Are Frequent Offenders More Difficult to Find and Less Willing to Participate?

Abstract

Objectives: The interpretation of research findings based on self-reported delinquency requires knowledge of how response rates depend on the attributes of potential respondents, including their prior offending. The purpose of the present study was to quantify the extent to which, in a sample of offenders, the two main determinants of non-response, non-contact and refusal, depend on prior offending frequency. Methods: We used binomial and multinomial regression models to assess whether frequent offenders are more difficult to contact and less willing to participate in online surveys. These hypotheses are tested on a sample of offenders who were invited by regular mail to participate in the OASIS, an online survey on mobility and safety. Findings: Controlling for gender and age as potential confounders, our findings do not confirm that frequent offenders are less likely to be successfully contacted, but they do confirm that if contacted, they are less likely to participate. Conclusions: Response rates in offender-based research are selective and thus potentially biased towards infrequent offenders. They generally favor conservative estimates and conclusions, implying that any found associations between crime and its predictors are likely stronger in reality.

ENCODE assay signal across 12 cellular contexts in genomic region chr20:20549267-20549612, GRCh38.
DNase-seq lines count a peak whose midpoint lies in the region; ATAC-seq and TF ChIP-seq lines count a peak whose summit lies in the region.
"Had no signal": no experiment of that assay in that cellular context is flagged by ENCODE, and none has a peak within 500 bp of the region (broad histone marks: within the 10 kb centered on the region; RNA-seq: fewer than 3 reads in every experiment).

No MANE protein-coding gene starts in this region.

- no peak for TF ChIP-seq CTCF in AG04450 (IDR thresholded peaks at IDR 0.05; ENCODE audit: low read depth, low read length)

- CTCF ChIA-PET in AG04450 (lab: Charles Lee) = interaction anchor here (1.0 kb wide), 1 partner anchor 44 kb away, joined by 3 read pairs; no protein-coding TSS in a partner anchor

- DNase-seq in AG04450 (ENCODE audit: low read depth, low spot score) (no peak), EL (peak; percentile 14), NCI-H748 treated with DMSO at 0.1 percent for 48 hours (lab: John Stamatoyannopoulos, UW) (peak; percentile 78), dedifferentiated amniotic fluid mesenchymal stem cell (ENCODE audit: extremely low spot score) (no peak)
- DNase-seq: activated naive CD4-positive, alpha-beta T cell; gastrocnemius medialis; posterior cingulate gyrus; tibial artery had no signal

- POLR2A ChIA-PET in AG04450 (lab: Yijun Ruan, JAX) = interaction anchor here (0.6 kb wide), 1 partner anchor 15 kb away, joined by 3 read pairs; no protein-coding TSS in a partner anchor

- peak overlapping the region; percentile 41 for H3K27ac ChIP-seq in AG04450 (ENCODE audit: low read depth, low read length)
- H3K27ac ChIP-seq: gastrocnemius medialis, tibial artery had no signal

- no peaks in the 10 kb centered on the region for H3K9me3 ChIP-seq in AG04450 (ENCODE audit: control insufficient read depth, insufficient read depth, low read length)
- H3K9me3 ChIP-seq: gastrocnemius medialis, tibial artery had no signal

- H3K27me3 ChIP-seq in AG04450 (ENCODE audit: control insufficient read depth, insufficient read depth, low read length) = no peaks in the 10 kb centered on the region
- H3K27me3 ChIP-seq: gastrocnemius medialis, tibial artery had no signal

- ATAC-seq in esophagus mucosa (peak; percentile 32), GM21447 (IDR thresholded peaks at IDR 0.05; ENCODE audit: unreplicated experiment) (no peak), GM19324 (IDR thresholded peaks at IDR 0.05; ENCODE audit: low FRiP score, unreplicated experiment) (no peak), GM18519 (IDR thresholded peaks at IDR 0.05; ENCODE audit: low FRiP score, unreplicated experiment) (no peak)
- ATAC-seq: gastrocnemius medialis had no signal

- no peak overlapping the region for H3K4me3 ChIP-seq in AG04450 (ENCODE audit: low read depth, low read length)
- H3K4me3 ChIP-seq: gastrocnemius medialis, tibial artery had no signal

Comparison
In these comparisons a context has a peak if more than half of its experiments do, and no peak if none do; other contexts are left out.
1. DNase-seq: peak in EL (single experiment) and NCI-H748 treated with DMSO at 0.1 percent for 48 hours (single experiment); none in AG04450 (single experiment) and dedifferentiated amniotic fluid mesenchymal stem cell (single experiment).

Publication
European Journal of Criminology, accepted for publication